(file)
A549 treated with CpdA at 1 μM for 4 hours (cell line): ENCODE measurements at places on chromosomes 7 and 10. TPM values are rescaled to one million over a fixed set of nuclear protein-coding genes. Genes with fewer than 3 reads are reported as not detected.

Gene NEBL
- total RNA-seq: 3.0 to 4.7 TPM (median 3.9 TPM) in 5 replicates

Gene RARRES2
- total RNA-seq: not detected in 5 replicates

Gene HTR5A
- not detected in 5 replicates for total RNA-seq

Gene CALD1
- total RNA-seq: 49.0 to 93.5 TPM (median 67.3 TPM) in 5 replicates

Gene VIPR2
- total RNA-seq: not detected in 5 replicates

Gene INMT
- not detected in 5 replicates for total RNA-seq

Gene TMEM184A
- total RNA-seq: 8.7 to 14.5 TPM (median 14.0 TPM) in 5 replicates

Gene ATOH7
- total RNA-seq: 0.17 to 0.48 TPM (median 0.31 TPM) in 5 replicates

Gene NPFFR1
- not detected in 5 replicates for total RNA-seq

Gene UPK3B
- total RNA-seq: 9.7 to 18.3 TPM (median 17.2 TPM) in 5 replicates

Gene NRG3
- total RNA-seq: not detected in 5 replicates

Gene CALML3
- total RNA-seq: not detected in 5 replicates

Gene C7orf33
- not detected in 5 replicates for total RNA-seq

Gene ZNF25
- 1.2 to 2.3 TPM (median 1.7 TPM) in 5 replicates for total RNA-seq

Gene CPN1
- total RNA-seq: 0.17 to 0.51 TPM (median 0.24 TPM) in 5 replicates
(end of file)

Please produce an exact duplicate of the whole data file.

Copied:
A549 treated with CpdA at 1 μM for 4 hours (cell line): ENCODE measurements at places on chromosomes 7 and 10. TPM values are rescaled to one million over a fixed set of nuclear protein-coding genes. Genes with fewer than 3 reads are reported as not detected.

Gene NEBL
- total RNA-seq: 3.0 to 4.7 TPM (median 3.9 TPM) in 5 replicates

Gene RARRES2
- total RNA-seq: not detected in 5 replicates

Gene HTR5A
- not detected in 5 replicates for total RNA-seq

Gene CALD1
- total RNA-seq: 49.0 to 93.5 TPM (median 67.3 TPM) in 5 replicates

Gene VIPR2
- total RNA-seq: not detected in 5 replicates

Gene INMT
- not detected in 5 replicates for total RNA-seq

Gene TMEM184A
- total RNA-seq: 8.7 to 14.5 TPM (median 14.0 TPM) in 5 replicates

Gene ATOH7
- total RNA-seq: 0.17 to 0.48 TPM (median 0.31 TPM) in 5 replicates

Gene NPFFR1
- not detected in 5 replicates for total RNA-seq

Gene UPK3B
- total RNA-seq: 9.7 to 18.3 TPM (median 17.2 TPM) in 5 replicates

Gene NRG3
- total RNA-seq: not detected in 5 replicates

Gene CALML3
- total RNA-seq: not detected in 5 replicates

Gene C7orf33
- not detected in 5 replicates for total RNA-seq

Gene ZNF25
- 1.2 to 2.3 TPM (median 1.7 TPM) in 5 replicates for total RNA-seq

Gene CPN1
- total RNA-seq: 0.17 to 0.51 TPM (median 0.24 TPM) in 5 replicates